Arts and Crafts Projects for a Winter’s Day

Day two of the bathroom tile work is underway.  Tawn, the handyman, and I spent ten minutes discussing the different options for how best to arrange the tile.  It is kind of hard to explain, and I’ll post pictures about the whole process once it is done, but the challenge is in how the shower glass and tile floor come together.  For some reason, building a lip like you have in western-style showers is just beyond comprehension here.  Plus, it would require us to replace the glass we currently have.

Anyhow, while I wait for that project to come to a (hopefully satisfactory) conclusion, I want to share a picture that I took of some new year’s decorations at Siam Center mall.  This was one of the first malls in Bangkok, dating back to 1973.  It has undergone countless rennovations (two in the five years since I moved here) to keep it fresh for the young crowd and it has managed to remain popular.

Siam Center 1973

Siam Center as it looked shortly after its opening in 1973.  On the right is Rama 1 Road (which becomes Sukhumvit further east).  The space on the left is what today is Siam Discovery Center and a multistory car park is back behind (to the left in this picture) of the malls today.  Siam Paragon, which was built on the site of the former Intercontinental Hotel, now sits down the street (to the right in this picture) of Siam Center.

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From another angle looking towards Rama I Road and Siam Square on the far side.  This picture is taken from roughly where the large LED video screens are in the plaza between Siam Center and Siam Paragon.

Siam Center Sunset

The same side of the Siam Center mall today, with the Siam BTS Skytrain Station in the background.  Amazing how young and fresh Siam Center looks.  Must be the availability of inexpensive, high quality face-lifts here in Thailand!

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The mall has three four-story atrium areas and these are currently decorated with these large signs as well as smaller shapes.  At first they didn’t catch my attention.  But as I looked more closely I started to wonder what they were made of.  It looks like color pencils.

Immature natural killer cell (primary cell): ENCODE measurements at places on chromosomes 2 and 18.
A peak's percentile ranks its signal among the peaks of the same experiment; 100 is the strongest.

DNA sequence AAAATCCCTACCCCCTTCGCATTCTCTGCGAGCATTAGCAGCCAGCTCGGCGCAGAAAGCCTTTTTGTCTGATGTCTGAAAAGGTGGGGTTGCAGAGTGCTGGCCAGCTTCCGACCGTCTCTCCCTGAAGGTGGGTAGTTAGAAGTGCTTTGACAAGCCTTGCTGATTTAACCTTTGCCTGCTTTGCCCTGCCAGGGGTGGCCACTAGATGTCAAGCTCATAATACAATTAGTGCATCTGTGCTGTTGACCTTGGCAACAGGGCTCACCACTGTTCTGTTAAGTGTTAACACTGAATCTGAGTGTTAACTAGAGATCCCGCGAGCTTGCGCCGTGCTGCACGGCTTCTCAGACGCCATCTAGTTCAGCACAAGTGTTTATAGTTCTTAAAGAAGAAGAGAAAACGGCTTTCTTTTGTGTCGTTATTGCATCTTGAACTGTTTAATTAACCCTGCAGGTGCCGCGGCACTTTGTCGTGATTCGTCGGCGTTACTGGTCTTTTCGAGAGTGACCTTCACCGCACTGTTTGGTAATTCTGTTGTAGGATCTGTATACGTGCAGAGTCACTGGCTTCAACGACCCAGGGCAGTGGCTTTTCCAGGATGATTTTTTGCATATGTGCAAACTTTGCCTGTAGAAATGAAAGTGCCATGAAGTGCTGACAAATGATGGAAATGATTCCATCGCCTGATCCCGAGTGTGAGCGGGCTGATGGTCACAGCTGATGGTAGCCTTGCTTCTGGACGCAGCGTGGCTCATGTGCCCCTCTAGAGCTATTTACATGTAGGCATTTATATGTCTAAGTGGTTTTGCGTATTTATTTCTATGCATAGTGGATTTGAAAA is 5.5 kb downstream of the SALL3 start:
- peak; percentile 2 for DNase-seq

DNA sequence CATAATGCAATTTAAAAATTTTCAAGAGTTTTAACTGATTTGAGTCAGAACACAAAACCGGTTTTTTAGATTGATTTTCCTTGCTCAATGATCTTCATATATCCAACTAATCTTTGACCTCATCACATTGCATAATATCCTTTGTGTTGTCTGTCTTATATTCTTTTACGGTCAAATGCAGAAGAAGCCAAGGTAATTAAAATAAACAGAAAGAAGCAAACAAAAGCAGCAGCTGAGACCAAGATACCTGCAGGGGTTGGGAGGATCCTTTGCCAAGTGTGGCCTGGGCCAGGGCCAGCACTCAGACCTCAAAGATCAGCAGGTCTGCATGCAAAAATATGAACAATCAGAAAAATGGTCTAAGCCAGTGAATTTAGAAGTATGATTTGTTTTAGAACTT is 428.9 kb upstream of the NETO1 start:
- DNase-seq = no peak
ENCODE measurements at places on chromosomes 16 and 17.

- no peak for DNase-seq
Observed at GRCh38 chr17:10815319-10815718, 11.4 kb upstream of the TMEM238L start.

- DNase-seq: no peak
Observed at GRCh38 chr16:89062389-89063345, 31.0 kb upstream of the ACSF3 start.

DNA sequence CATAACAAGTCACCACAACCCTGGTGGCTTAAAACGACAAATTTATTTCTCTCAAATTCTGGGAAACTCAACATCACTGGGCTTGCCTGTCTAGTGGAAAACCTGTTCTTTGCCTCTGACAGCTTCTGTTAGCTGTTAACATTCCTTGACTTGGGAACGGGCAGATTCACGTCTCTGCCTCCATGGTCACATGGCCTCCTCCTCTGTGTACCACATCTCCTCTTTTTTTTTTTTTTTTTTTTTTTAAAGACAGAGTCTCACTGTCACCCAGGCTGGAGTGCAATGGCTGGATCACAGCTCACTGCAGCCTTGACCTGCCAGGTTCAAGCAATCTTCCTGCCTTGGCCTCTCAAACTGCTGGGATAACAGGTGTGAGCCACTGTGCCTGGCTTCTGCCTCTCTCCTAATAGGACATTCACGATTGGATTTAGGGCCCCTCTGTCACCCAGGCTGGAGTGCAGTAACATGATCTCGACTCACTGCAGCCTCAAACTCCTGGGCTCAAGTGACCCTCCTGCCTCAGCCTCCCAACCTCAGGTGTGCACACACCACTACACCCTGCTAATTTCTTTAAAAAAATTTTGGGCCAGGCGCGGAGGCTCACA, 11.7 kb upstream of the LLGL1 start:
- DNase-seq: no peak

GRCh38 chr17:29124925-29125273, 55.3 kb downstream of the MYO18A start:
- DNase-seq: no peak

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Turns out, they are constructed of plastic straws!  At first I thought they were solid objects but eventually I figured out that the shapes are formed of plastic sheets with straws glued on top.  The sides, though, are made of thousands of straws.  Tedious work to make, I’d imagine…

 

Demolition of the Siam Theatre

Pent-up anger fueled the flames of arson when forty days of anti-government protests ended on May 19 with the surrender by protest leaders to the police.  The crowds that had blocked one of Bangkok’s main intersections for more than a month dispersed but before they did, violent elements in the crowd set fire to several buildings around the city in what appeared to be a deliberate and preplanned attack. 

In addition to more than 80 people killed and 2100 injured during the protests, one of the victims of the arson attack was the the 44-year old Siam Theatre, which was one of only two remaining single-screen first run cinemas in Thailand’s capital.

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Photo courtesy Southeast Asia Movie Theatre Project

Opened in 1966 in Siam Square, one of the first shopping areas in what is now the nexus of Bangkok’s lively Ratchaprasong shopping district, the Siam Theatre along with its sister complex, the Scala, were a reminder of a bygone era.  Tickets were still paper and you chose your seats from a photocopied seating chart, which the ticket cashier then dutifully crossed out with a pen.  The ushers, uncles that seemed to have been working at the theatres since the very opening, dressed in black slacks, white shirts, and yellow jackets.

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In the aftermath of the fire, the bulldozers have moved in and started to demolish the burned out shell and surrounding shops.  The property owner, adjacent Chulalongkorn University, has long held a master plan to redevelop this area into a more modern shopping complex as they did just down the block a year ago.  Their good fortune, then, that this damage paved the way for the master plan to be implemented.

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One wonders why we need another mall in a neighborhood (and an entire city) that is teeming with them.  Siam Square and the Siam Theatre were unique elements of the city and were especially important to teenage and university life.  As I understand it from my friends who grew up in Bangkok, hanging out in Siam Square was a rite of passage in that period of life where you transition from childhood to adulthood.  Another few blocks of those memories have been razed.

Thankfully, the Scala Theatre and the nearby Lido three-plex, both operated and owned by the same family that owned the Siam Theatre, continue to operate.